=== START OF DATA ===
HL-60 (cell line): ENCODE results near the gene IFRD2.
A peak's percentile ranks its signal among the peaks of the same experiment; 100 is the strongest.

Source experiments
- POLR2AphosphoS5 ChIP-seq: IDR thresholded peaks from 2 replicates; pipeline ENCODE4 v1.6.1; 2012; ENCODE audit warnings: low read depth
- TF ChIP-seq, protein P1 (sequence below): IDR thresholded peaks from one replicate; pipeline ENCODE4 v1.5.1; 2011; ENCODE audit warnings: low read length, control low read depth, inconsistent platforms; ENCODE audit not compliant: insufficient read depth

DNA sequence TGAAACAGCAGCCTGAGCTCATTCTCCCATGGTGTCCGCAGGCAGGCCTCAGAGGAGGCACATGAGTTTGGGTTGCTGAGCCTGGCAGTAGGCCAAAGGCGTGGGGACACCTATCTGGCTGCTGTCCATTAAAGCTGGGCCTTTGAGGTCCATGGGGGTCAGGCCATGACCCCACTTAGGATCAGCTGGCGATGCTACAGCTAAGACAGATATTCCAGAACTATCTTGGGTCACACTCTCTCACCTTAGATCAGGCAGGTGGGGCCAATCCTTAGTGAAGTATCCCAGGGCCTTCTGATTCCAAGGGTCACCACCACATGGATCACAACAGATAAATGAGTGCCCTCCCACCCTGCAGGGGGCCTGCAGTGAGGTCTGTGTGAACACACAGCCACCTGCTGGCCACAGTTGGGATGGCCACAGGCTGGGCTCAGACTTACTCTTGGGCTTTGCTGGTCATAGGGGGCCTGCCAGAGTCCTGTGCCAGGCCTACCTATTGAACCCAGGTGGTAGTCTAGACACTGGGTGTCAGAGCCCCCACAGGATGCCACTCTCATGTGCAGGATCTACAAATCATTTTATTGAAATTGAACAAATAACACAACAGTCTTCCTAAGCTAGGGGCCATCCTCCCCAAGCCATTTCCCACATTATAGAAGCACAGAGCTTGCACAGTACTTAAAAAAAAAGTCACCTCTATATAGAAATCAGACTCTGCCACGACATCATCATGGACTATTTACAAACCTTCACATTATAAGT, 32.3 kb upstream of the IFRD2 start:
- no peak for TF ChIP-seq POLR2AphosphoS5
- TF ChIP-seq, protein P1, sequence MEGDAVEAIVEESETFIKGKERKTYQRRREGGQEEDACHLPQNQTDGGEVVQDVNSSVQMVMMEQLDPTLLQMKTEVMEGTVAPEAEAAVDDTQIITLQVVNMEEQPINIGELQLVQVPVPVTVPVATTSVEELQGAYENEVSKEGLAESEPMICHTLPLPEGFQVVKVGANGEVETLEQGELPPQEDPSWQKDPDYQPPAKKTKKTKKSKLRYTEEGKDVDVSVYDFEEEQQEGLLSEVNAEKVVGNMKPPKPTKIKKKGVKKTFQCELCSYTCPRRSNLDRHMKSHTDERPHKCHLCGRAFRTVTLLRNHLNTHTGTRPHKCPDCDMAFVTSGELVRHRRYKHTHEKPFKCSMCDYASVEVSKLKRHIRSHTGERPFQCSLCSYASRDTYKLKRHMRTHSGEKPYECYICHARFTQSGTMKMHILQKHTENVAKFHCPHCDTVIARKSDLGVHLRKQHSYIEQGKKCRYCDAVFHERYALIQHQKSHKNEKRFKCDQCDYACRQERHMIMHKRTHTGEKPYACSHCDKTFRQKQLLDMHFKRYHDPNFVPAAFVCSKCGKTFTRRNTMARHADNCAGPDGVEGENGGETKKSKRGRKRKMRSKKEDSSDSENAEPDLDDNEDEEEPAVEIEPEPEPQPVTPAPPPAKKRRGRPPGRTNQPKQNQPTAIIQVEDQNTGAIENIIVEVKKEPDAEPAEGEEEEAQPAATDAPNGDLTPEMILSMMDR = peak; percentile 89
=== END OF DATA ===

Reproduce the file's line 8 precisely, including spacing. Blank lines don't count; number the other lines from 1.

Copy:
- TF ChIP-seq, protein P1, sequence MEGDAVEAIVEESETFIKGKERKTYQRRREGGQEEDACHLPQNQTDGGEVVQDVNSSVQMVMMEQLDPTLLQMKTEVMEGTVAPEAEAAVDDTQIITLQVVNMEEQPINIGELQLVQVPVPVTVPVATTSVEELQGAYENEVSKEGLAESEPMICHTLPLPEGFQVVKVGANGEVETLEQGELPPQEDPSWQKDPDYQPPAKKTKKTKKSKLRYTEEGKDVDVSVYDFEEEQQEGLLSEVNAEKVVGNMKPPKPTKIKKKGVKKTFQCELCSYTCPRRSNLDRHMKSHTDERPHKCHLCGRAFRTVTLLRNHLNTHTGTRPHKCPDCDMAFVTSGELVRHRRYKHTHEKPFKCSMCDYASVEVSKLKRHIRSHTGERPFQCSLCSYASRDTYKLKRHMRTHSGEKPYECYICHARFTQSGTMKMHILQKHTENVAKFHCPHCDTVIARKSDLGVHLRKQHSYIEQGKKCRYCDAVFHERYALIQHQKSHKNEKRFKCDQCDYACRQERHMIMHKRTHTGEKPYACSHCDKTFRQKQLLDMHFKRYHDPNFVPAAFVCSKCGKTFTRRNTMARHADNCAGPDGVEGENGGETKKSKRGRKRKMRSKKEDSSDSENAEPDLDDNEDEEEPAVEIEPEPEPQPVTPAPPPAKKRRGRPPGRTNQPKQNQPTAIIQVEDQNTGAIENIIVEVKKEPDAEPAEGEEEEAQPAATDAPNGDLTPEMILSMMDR = peak; percentile 89